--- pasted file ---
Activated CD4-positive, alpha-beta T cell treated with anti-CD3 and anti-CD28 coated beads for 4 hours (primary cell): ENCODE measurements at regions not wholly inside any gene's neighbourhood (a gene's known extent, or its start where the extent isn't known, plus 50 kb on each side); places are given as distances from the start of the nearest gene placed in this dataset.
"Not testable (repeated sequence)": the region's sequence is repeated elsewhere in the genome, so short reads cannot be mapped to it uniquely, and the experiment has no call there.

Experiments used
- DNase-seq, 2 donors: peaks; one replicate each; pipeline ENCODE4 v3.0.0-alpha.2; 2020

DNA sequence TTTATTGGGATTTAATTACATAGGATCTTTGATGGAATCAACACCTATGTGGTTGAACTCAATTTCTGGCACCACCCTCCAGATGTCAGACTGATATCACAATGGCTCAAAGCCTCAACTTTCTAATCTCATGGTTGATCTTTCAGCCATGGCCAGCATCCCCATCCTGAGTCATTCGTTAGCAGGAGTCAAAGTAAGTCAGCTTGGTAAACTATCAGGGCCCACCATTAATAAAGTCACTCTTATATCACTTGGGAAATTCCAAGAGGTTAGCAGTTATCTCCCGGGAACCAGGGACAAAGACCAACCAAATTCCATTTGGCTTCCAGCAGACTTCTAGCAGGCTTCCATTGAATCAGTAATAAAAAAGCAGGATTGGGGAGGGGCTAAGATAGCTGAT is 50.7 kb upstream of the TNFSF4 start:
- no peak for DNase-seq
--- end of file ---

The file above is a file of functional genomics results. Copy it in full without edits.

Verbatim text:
Activated CD4-positive, alpha-beta T cell treated with anti-CD3 and anti-CD28 coated beads for 4 hours (primary cell): ENCODE measurements at regions not wholly inside any gene's neighbourhood (a gene's known extent, or its start where the extent isn't known, plus 50 kb on each side); places are given as distances from the start of the nearest gene placed in this dataset.
"Not testable (repeated sequence)": the region's sequence is repeated elsewhere in the genome, so short reads cannot be mapped to it uniquely, and the experiment has no call there.

Experiments used
- DNase-seq, 2 donors: peaks; one replicate each; pipeline ENCODE4 v3.0.0-alpha.2; 2020

DNA sequence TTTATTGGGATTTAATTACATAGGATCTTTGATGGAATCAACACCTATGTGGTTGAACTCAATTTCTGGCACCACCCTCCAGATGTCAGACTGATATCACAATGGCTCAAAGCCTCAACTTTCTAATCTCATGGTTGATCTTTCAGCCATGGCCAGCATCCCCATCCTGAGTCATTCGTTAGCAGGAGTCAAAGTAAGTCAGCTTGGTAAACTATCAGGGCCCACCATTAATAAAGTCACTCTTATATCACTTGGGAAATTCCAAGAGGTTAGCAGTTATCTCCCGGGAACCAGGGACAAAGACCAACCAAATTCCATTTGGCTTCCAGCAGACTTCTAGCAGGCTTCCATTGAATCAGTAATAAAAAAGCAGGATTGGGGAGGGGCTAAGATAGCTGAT is 50.7 kb upstream of the TNFSF4 start:
- no peak for DNase-seq